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The B.C. election delivered Christy Clark a hollow victory

Christy Clark’s Liberals should have skated to an easy victory in the B.C. election. Instead, she now faces an uncertain future.
B.C. Liberal leader Christy Clark makes phone calls from her campaign headquarters in West Kelowna, B.C., Tuesday, May 9, 2017. The British Columbia election will be held on Tuesday. THE CANADIAN PRESS/Jonathan Hayward
Liberal leader Christy Clark makes calls on the day of the B.C. Election 2017
B.C. Liberal leader Christy Clark makes phone calls from her campaign headquarters in West Kelowna, B.C., Tuesday, May 9, 2017. The British Columbia election will be held on Tuesday. (Jonathan Hayward/Canadian Press)

Early this morning, Christy Clark bounded onto the stage at Vancouver’s Waterfront Fairmont, site of the Liberals’ election night party. The British Columbia premier was dressed in a fiery red blazer, radiating energy, her face lit by her incandescent smile. “Tonight, we won the popular vote,” she shouted, whipping up the thin crowd. “And we won the most seats!” Punchy, wily: It was vintage Clark.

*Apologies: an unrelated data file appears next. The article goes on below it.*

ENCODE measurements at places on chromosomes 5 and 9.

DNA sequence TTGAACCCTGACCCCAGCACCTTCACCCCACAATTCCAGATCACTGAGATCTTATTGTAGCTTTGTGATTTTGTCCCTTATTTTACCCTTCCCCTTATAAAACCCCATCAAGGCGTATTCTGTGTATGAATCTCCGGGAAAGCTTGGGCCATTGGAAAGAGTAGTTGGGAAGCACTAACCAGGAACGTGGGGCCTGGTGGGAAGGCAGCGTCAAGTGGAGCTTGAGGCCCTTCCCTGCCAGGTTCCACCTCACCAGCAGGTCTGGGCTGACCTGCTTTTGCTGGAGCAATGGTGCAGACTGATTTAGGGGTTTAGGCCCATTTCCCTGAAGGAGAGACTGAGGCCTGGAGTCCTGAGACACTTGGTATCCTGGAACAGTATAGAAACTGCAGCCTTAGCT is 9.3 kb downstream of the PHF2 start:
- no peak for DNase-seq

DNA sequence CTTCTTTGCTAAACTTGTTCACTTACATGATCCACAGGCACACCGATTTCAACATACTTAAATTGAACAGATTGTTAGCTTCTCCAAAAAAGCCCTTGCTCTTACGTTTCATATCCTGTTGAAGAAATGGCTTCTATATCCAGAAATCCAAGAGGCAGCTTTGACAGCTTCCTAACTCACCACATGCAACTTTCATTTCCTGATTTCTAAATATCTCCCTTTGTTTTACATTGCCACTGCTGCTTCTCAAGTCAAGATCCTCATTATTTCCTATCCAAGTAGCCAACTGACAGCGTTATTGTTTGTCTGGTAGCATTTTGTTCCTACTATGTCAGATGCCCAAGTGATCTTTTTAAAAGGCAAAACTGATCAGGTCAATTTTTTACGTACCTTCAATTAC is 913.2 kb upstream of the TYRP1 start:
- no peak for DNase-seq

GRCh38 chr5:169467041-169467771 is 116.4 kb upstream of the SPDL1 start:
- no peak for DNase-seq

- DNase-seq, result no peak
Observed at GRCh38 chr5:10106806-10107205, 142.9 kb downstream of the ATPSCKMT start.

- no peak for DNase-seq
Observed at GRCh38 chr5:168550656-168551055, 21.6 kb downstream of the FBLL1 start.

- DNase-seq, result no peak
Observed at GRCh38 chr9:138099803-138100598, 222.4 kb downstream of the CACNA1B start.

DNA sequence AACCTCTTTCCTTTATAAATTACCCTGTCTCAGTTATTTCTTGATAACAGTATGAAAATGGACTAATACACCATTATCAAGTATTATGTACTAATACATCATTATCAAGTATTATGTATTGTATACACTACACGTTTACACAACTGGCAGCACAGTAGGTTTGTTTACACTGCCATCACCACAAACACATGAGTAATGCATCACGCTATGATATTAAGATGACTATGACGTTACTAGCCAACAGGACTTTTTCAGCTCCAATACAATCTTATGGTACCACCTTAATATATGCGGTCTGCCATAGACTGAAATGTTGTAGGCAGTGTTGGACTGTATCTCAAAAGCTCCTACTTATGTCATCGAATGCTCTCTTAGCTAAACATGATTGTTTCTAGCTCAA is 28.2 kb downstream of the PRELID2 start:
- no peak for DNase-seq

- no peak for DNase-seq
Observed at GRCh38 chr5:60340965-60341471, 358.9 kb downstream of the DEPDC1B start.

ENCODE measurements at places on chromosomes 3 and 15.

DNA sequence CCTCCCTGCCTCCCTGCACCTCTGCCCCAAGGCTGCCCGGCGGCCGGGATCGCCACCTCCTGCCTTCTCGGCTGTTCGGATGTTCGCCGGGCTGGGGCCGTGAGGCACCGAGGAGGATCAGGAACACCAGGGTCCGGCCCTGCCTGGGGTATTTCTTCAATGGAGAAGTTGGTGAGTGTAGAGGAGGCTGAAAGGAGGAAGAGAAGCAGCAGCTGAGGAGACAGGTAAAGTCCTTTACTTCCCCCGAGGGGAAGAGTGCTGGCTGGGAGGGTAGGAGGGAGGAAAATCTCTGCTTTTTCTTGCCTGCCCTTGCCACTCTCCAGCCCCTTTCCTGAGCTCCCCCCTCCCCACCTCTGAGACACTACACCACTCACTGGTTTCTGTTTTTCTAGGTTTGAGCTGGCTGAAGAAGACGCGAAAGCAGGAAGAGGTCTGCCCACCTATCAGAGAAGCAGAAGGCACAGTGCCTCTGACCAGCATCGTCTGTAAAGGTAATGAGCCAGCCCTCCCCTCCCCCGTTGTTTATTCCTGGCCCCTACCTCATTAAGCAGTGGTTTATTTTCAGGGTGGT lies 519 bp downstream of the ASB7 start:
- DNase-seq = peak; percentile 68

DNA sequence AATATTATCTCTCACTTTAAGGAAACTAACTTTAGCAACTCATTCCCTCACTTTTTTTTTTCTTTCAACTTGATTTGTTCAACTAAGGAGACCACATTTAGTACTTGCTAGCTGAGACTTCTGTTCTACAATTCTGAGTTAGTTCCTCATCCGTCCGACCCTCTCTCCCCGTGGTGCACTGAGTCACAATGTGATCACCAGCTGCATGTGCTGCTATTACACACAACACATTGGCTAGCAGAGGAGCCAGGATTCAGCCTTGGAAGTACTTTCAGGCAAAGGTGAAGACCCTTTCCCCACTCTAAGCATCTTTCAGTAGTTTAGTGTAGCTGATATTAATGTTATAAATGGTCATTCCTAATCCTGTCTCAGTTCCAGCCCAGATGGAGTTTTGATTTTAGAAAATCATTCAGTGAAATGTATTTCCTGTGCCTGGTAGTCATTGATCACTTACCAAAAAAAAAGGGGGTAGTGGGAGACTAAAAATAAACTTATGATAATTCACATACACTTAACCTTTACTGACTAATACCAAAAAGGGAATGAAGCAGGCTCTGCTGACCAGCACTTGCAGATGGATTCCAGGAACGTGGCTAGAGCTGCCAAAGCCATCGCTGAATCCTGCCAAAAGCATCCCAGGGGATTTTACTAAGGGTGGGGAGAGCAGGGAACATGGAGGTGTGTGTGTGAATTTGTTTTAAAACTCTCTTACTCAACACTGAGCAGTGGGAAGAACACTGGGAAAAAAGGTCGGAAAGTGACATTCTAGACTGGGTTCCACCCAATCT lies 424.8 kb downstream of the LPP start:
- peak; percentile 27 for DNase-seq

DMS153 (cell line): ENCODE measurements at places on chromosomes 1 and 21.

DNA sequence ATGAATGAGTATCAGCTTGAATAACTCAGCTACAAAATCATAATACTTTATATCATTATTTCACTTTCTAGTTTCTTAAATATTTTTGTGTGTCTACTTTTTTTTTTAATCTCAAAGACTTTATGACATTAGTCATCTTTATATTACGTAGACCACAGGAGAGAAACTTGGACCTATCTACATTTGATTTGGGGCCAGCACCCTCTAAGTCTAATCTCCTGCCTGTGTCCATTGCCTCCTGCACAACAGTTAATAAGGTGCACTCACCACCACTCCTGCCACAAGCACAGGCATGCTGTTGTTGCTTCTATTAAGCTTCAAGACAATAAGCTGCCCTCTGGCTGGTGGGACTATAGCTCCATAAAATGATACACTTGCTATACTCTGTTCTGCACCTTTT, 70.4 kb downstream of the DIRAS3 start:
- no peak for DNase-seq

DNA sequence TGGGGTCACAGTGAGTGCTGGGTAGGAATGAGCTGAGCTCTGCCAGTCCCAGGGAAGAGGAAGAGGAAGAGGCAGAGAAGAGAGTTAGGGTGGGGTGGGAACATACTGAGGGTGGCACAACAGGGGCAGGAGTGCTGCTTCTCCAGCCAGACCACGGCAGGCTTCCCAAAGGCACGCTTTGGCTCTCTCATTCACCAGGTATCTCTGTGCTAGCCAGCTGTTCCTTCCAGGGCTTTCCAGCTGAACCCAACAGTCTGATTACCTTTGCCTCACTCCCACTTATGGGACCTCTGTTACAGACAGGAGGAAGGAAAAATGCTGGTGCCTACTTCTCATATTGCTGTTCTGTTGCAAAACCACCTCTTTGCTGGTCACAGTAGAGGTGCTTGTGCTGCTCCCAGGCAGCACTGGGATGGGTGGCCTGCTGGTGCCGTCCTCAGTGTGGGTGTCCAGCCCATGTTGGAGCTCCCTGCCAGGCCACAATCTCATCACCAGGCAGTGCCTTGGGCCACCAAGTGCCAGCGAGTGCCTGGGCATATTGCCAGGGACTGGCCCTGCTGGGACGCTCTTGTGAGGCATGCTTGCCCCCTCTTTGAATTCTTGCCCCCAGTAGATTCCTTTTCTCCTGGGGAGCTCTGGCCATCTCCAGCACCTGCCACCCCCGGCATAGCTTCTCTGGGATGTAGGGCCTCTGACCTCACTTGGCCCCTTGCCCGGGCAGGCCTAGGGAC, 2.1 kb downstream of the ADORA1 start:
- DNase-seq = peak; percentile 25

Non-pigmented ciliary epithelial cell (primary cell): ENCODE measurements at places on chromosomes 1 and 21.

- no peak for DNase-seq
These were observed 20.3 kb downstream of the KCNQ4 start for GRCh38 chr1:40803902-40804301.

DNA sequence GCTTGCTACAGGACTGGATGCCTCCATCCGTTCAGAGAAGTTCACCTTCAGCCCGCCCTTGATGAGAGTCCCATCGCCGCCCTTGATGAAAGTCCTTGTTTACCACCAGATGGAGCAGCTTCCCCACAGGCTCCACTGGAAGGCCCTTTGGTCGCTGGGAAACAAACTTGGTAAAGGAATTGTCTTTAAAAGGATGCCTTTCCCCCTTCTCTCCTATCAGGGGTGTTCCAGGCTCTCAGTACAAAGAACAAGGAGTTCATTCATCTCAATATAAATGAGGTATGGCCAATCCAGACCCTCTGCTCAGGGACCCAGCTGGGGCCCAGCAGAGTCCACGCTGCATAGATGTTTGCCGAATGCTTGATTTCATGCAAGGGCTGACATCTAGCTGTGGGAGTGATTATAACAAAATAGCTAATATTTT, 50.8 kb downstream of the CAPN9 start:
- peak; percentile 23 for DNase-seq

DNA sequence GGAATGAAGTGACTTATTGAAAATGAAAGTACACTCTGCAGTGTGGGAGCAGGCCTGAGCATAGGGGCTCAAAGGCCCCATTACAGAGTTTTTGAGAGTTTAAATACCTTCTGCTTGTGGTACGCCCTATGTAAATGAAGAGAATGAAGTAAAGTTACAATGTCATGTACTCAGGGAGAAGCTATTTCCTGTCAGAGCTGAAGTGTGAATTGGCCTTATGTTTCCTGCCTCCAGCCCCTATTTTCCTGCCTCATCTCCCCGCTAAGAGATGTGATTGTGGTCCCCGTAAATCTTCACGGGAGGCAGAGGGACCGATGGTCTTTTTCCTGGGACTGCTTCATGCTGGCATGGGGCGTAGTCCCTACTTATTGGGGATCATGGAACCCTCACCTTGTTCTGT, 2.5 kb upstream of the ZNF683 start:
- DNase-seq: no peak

While everything she said was true, the Liberals were also repudiated by over half the voters in the province. Four of her cabinet ministers fell to defeat. In at least 16 ridings, the combined NDP-Green vote surpassed that of the Liberals, and the party was pretty well shut out of Greater Vancouver.

The 43 seats the Liberals took last night were enough for a minority win—B.C.’s first since 1952. But it’s a stunning setback for the party. The real winner of the night was Andrew Weaver, the Green party leader. The 56-year-old Cambridge-trained climate scientist managed to triple his party’s seat count to three, increasing the party’s percentage of the vote to 16 per cent. If absentee ballots don’t alter results, Weaver could ultimately wind up playing the role of kingmaker, by forming a coalition with either the Liberals or NDP; the New Democrats took 41 seats, three shy of the 44 needed to form a majority.

Clark should have skated to victory. B.C. boasts the country’s top job creation rate, and its top growth rate. The balanced budget the premier delivered this spring was her fifth in a row. She had no internal critics, a $36-million war chest at her disposal.

Why wasn’t it a recipe for victory? Lulled, perhaps, by the strong mandate she won four years, Clark seemed to gradually lose the pulse of the province.

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How B.C.’s political landscape changed between the 2013 and 2017 elections